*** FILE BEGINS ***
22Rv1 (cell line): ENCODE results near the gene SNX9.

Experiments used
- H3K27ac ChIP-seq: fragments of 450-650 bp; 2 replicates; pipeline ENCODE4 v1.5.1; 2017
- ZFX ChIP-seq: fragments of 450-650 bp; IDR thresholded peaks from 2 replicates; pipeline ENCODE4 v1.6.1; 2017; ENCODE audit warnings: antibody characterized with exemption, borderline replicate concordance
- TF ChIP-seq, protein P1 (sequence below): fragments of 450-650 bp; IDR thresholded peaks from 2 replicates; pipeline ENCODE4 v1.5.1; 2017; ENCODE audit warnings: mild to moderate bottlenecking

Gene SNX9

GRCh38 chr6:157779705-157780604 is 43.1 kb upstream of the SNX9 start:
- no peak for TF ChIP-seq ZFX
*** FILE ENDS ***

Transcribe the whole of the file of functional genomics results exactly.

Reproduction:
22Rv1 (cell line): ENCODE results near the gene SNX9.

Experiments used
- H3K27ac ChIP-seq: fragments of 450-650 bp; 2 replicates; pipeline ENCODE4 v1.5.1; 2017
- ZFX ChIP-seq: fragments of 450-650 bp; IDR thresholded peaks from 2 replicates; pipeline ENCODE4 v1.6.1; 2017; ENCODE audit warnings: antibody characterized with exemption, borderline replicate concordance
- TF ChIP-seq, protein P1 (sequence below): fragments of 450-650 bp; IDR thresholded peaks from 2 replicates; pipeline ENCODE4 v1.5.1; 2017; ENCODE audit warnings: mild to moderate bottlenecking

Gene SNX9

GRCh38 chr6:157779705-157780604 is 43.1 kb upstream of the SNX9 start:
- no peak for TF ChIP-seq ZFX